What just happened
Long stories short
- France and Austria had to cancel flights to Moscow after Russia said they couldn’t land because they weren’t using Belarusian airspace.
- Germany put aside €1 billion for reparations for descendants of Namibian victims of colonial-era “genocide”.
- Neymar Jr and Nike parted ways over claims the footballer sexually assaulted a Nike employee.
Joe Biden has a meeting in three weeks with a man he’s called (with good reason) “a killer”. In the meantime, Vladimir Putin’s armed forces have staged large-scale exercises on Russia’s border with Ukraine. His foreign ministry has praised Belarus’s skyjack of a civilian plane in order to arrest a dissident, and his spies have been blamed for yet another hack of US government computer networks.
What to do? What to say?
This is Biden’s quandary as he prepares for his first one-on-one as president with Putin, in Geneva on 16 June. It’s not an obvious win-win.
The latest. Hackers linked to Russia’s main foreign intelligence agency, the SVR, have been identified by Microsoft as behind another hack of US government systems, co-opting an email service used by the US Agency for International Development as a Trojan horse for phishing emails sent to 150 other organisations. These include other US government departments, and NGOs apparently targeted for being critical of Putin.
(As a reminder, Washington is still smoothing its lapels after the indignity of the SolarWinds hack, also traced back to the SVR, which accessed systems at the Department of Homeland Security and US nuclear laboratories and was not detected for nine months.)
The strategy. A long article published in Foreign Affairs in January by Michael McFaul serves as a working facsimile of Team Biden’s emerging strategy for dealing with a renegade Russia after four years of mixed signals and partially reciprocated presidential bromance under Trump. McFaul is a former US ambassador to Moscow and Obama administration advisor. He advised Biden to:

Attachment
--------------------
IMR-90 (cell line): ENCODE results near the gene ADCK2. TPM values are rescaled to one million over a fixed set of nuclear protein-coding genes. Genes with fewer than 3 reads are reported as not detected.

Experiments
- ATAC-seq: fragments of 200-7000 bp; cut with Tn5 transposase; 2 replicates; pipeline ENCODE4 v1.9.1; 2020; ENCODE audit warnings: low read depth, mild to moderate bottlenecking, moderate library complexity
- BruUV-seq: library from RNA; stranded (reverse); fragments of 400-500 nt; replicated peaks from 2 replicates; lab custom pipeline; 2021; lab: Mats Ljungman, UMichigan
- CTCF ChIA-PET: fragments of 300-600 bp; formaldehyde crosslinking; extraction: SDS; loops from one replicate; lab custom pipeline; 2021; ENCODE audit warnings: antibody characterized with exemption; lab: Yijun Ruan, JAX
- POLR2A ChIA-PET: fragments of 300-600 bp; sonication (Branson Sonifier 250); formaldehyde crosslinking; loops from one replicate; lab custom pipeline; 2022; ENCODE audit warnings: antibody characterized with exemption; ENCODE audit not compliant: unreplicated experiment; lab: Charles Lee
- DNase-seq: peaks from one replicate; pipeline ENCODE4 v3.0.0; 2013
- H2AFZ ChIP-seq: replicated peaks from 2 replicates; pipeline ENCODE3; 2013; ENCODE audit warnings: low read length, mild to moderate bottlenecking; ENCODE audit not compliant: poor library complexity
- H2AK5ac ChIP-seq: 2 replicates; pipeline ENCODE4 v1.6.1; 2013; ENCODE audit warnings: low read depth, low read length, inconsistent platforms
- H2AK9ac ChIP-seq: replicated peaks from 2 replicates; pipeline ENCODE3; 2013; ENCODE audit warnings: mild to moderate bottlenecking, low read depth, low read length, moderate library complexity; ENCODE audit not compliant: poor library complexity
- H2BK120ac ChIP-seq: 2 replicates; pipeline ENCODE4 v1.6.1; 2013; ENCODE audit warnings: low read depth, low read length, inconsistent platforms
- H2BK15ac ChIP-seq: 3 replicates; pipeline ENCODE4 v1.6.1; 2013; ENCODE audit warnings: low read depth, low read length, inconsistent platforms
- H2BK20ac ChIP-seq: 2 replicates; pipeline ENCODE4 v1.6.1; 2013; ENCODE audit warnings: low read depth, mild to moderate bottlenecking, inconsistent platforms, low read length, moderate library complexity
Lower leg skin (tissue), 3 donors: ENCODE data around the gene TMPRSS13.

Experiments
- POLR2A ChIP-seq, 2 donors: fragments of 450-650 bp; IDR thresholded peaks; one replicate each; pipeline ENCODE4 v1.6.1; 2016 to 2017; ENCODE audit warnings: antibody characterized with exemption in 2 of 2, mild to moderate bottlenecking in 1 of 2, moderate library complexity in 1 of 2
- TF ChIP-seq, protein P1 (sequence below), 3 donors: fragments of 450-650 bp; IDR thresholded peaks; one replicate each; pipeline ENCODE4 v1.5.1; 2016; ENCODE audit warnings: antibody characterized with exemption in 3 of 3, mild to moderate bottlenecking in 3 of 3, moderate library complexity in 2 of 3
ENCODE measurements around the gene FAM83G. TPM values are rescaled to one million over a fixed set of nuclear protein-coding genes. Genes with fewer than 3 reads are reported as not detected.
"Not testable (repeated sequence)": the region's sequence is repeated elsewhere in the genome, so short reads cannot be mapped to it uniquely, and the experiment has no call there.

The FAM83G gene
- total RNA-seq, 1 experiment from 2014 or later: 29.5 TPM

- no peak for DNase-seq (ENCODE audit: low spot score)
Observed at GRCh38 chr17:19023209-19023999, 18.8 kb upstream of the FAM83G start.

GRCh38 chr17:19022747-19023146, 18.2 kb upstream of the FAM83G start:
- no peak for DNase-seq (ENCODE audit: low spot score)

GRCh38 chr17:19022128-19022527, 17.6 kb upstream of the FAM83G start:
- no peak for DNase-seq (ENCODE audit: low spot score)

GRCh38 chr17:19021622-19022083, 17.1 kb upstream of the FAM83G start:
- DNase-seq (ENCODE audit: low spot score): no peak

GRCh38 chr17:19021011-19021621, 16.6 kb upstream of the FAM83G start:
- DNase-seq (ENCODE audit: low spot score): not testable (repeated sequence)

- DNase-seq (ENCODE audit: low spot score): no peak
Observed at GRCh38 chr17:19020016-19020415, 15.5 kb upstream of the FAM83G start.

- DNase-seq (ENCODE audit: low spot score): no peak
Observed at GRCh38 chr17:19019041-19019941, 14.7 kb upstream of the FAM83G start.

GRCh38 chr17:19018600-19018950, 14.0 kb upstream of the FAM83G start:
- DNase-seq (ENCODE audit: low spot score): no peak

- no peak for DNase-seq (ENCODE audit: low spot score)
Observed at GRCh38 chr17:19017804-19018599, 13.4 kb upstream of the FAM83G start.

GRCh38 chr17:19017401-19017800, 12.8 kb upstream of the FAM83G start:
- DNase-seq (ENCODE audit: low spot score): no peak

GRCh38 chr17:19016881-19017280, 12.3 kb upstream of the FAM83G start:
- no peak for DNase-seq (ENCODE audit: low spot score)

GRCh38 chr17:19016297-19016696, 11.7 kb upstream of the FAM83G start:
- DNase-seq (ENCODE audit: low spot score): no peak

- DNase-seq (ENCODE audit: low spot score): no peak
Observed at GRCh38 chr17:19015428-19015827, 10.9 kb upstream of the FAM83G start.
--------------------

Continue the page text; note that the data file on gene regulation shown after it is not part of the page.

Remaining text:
- contain the Russian cyberthreat by spending more on cyber defences, especially for US banking systems, and building more of these defences in-house rather than relying on commercial software;
- block the Nord Stream 2 pipeline bringing Russian gas direct to Germany across the Baltic;
- repair relations with truculent Nato members susceptible to Russian influence, especially Hungary and Turkey; and
- do everything possible to help Ukraine survive as an intact, functioning democracy, including beefing up Nato’s presence elsewhere in eastern Europe to deter Russian aggression.
The problem. US action has been preempted on all these fronts. The latest SVR-backed hack follows another spectacular piece of Russian cybersabotage, of the pipeline network that delivers oil from Texas to the East Coast. Angela Merkel has insisted that Nord Stream 2 must go ahead. Hungary has refused to join western condemnation of Belarus; Turkey likewise in relation to China and the Uyghurs. And Russia’s recent show of force on Ukraine’s eastern border dwarfed anything Kiev could muster even with American help.
The solution. In a word, patience.
Sanctions – even onerous ones targeted at named individuals – have enraged the Kremlin without obviously deterring bad behaviour. Military conflict is out of the question. Strengthening Nato is important in the long term but tends to backfire with Team Putin (Crimea, Syria, Georgia).
McFaul’s prescription is based on waiting until Putin goes and in the meantime seeking cooperation in tightly defined areas like nuclear non-proliferation, climate change mitigation and fighting Covid.
Any opportunities to peel off potential Putin allies should be taken. In the circumstances it is probably a good thing that the odious Viktor Orbán, Hungary’s prime minister, is having tea today in Number Ten.